Glebe merchants adapt

Joe Mamma Cycles, an essential service, is continuing to provide bike tuneups, repair and purchases, by appointment and curbside pick-up, always maintaining social distance.  Photo: Liz McKeen

By Trevor Greenway

When Katherine Slack was told her stationery supply boutique had to shut its doors due to COVID-19, she had no idea whether or not her business could survive.

But like any entrepreneur, the owner of The Papery went into problem-solving mode and began to search for novel ways to continue to serve her customers while still doing her part to curb the spread of the virus.

With e-commerce orders beginning to flow in, she also started accepting emails and phone calls from customers looking for birthday cards, craft supplies and the newest big seller, puzzles.

“I have been getting my customers involved in the ordering process, so it’s been really fun,” laughed Slack, adding that some customers have sent her shopping lists that she puts together for curbside pickup. “Sometimes, I am in the store and somebody knocks on the window and points and says, ‘Can I buy that?’”

For these shoppers, Slack has initiated a “tapless card protocol” where customers leave their credit card on a tray so she can bring it inside to ring in the sale. She’s trying to offer many ways to purchase, especially for those who do not have the ability to shop online. She has even used WhatsApp to give customers a virtual shopping experience.

“Now I’m thinking I can use WhatsApp to shop with customers for birthday cards. Should we go over to the floral ones? Should I take you over to the funny ones?”

You’ll find similar innovations and dedication at neighbourhood grocery stores McKeen Metro Glebe, Loblaws, Il Negozio Nicastro, Whole Foods Market and the Glebe Meat Market. These shops and their workers have become local champions, serving the essential needs of the community during an unprecedented and challenging time. All of them have implemented dedicated hours for the elderly and vulnerable populations.

“Our colleagues are definitely my heroes,” said Loblaws store manager Sophie Lichtenstein. “We continue to be impressed with how well our colleagues are handling this challenging situation and how committed they are to providing this essential service to our community. Our team has become much closer during this time. We’re like a family, and we definitely couldn’t continue to do what we’re doing day in and day out without them.”

The Isabella Street grocery store has set up a simple time-slot tool that allows online shoppers to select their preferred pickup time. They’ve also launched Instacart, an online shopping tool that can have groceries delivered in as little as one hour, though wait times may vary depending on demand.

At McKeen Metro Glebe, they have three trucks dropping off groceries with “no contact delivery.”

Whole Foods also offers door-drop delivery and reserves the first hour of in-store shopping each day for customers over 60. The Glebe Meat Market offers telephone orders with pickup outside the store so customers don’t have to enter.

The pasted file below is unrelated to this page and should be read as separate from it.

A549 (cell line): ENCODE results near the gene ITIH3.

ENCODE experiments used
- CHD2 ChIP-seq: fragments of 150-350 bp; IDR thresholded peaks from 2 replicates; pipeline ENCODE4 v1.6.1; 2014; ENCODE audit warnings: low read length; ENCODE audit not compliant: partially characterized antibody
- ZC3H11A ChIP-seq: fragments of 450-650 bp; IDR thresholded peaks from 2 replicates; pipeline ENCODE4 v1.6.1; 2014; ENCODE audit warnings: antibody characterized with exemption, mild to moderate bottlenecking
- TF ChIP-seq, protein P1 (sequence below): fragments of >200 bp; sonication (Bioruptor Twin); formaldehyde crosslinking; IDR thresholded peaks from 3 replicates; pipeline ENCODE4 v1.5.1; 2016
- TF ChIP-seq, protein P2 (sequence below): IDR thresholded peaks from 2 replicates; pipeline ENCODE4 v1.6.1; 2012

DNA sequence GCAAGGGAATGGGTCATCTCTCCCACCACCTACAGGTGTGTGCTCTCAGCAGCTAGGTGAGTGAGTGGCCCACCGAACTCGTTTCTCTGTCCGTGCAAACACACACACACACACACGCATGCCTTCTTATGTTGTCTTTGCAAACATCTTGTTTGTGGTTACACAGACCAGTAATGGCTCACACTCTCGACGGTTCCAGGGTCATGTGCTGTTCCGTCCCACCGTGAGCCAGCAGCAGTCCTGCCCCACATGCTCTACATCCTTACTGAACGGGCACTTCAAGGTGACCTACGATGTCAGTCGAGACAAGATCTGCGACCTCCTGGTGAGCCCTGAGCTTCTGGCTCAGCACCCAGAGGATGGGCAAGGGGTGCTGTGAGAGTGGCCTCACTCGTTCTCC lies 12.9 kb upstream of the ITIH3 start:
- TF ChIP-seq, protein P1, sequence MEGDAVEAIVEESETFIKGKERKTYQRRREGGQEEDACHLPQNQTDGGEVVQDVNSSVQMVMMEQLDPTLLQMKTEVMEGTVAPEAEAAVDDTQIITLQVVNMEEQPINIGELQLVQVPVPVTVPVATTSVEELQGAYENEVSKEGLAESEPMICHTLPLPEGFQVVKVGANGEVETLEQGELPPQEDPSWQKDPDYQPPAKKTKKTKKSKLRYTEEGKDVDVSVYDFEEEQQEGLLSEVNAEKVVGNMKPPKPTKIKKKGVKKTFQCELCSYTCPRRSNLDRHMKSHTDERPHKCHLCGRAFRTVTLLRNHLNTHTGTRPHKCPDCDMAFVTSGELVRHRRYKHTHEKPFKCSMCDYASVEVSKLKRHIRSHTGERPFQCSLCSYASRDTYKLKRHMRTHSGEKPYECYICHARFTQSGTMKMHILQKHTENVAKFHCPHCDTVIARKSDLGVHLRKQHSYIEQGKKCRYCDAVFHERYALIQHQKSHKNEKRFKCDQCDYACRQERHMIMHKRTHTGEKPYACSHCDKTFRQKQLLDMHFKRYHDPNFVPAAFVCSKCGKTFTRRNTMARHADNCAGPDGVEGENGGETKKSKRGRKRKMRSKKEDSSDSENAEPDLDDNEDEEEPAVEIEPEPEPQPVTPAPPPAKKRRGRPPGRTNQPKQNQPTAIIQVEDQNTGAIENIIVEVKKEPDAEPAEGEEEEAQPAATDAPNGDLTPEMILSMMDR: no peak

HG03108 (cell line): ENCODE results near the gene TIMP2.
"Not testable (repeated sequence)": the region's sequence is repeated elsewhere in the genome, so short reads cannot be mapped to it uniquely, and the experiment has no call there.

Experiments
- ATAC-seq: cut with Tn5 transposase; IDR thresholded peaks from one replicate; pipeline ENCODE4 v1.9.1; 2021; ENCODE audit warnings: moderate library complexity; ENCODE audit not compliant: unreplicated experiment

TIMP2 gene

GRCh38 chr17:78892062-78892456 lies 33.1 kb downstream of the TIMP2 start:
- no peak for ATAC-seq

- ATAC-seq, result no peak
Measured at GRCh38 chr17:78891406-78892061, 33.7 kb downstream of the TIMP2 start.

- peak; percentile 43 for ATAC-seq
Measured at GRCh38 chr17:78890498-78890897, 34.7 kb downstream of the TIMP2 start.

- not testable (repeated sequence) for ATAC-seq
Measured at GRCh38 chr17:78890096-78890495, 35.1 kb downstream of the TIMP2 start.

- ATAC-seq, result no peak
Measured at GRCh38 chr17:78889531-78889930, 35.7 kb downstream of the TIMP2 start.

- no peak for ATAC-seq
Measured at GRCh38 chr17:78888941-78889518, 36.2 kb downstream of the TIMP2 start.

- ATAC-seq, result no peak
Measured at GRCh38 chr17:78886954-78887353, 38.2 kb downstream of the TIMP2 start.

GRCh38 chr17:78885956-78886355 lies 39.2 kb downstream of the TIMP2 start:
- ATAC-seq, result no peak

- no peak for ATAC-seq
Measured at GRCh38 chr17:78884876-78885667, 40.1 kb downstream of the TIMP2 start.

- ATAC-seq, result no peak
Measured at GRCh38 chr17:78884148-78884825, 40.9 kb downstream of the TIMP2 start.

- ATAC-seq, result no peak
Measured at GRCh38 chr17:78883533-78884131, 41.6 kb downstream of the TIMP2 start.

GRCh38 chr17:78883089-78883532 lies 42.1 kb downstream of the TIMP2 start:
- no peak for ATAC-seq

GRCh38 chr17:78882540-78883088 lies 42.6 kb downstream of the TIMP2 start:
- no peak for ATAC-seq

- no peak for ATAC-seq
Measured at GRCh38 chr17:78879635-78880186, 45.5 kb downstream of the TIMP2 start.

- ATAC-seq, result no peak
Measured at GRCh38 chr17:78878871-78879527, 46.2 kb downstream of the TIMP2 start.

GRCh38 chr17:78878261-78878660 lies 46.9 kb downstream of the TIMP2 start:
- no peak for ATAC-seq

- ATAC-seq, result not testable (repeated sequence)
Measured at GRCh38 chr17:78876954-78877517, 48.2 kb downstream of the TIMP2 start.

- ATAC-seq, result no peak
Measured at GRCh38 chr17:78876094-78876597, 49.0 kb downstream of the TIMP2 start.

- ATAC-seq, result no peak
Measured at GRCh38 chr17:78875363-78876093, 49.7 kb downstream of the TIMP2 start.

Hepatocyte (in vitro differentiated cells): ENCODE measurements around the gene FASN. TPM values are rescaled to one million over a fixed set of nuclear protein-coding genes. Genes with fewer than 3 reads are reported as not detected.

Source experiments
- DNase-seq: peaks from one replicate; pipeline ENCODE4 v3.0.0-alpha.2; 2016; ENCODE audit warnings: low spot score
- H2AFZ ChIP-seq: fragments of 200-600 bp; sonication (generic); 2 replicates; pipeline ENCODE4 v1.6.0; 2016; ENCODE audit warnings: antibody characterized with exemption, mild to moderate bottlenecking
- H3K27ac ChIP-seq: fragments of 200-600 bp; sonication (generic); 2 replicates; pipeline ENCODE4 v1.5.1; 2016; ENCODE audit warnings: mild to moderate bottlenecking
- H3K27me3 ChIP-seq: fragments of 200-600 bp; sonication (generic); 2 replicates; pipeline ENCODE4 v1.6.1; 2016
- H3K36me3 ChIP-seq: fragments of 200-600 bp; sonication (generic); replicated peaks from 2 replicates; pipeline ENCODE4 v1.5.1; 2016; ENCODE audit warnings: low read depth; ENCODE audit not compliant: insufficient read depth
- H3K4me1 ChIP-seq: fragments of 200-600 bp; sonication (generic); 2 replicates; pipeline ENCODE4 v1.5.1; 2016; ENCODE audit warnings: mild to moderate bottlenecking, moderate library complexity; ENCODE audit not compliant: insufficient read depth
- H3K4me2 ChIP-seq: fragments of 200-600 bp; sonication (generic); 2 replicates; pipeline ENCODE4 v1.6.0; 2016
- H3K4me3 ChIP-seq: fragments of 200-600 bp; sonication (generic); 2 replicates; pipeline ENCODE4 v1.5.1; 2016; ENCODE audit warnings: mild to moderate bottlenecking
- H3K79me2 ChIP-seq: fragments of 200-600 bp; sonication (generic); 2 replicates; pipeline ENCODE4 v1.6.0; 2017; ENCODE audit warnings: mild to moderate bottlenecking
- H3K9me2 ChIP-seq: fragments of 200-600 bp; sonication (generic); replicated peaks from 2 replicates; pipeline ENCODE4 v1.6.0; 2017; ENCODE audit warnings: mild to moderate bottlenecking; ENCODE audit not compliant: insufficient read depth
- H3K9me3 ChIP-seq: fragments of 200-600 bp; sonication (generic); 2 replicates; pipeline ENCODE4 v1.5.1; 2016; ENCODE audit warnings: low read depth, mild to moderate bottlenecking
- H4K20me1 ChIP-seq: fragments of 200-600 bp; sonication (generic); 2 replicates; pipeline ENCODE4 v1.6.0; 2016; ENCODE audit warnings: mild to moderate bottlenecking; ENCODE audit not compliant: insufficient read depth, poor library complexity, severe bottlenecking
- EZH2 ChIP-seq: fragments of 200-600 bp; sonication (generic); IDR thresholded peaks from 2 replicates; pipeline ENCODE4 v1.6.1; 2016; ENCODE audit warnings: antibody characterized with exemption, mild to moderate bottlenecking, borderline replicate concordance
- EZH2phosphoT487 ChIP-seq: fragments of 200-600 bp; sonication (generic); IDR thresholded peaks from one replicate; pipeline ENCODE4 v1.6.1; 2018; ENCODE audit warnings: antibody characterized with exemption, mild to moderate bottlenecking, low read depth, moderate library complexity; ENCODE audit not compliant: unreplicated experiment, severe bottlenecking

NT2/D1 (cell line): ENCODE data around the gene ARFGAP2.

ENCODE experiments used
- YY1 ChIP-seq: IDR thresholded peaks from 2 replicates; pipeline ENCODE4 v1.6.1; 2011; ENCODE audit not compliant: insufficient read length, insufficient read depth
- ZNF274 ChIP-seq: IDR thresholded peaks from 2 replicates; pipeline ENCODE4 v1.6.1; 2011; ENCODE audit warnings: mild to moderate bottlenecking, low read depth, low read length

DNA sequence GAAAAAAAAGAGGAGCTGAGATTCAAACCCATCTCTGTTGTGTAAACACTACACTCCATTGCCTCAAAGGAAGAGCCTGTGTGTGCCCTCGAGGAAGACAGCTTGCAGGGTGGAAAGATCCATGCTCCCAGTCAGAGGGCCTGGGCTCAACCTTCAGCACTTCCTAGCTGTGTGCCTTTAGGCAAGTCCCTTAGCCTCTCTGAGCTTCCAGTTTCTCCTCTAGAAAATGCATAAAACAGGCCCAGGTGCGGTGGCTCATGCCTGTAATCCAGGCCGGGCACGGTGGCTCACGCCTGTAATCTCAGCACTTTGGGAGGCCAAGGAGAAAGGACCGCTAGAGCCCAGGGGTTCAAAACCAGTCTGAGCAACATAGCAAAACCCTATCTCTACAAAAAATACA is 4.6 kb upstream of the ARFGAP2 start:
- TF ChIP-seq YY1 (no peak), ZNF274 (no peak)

Creative measures help keep customers safe while allowing our resilient merchants to continue to serve the community and stay in business. A quick surf through our Share Your Love Marketplace at intheglebe.ca shows just how resourceful entrepreneurs can be. From hair salons and clothing stores selling products online to health and wellness companies shifting from in-studio lessons to virtual yoga, dance and fitness classes, merchants are here for you.

Where I Thrive runs weekly live streamed barre and fusion classes to keep clients moving. The footloose crew at Fred Astaire offer dance lessons online.

Local pharmacies have also taken special measures during the outbreak, from free prescription delivery and curbside pickup at Whole Health Pharmacy to online prescription management at Shopper’s Drug Mart.

When it comes to food, many Glebe eateries haven’t turned down the heat – they continue to cook delicious take-out and delivery meals so you can enjoy your favourite dishes at home. More than 30 restaurants are dishing up everything from Italian, Mediterranean and Indian to seafood, Asian-fusion and good old Canadian pub fare.

At Joey Lansdowne, customers can stock up on quality goods, including eggs, butter, proteins and produce, at the new Joey Market. Customers can also purchase full meal kits to easily recreate Joey’s famous gluten-free salmon or delicious chicken parmesan right in their own kitchens.

“It’s every single ingredient that is in that dish portioned out for four people and they can cook it at home with instructions,” says Joey general manager Massimo LaMonaca. “It’s awesome. It’s like going out for dinner but being able to cook it with your significant other. And we make it look easy for them.”

The restaurant has also partnered with Door Dash to ensure that customers get their order delivered within 30 minutes. As a way to give back to the community, Joey offers discounts for all first responders.

“It has helped them get some affordable food and help them out,” says LaMonaca. “Nurses, doctors, police, firefighters. Any first responder.”

While COVID-19 continues to affect our way of life, neighbourhood merchants are doing everything they can to retain some normalcy. Let’s share the love and support them. They need us now more than ever. Visit our Share Your Love Marketplace at intheglebe.ca where you can browse more than 100 merchants selling products, food and gift cards online with takeout and delivery options galore.

This just in: Café Morala is looking to open for takeout Wednesday to Sunday, 9 to 3, with coffee, cookies, empanadas and soup.

Trevor Greenway is communications and membership officer at the Glebe BIA.

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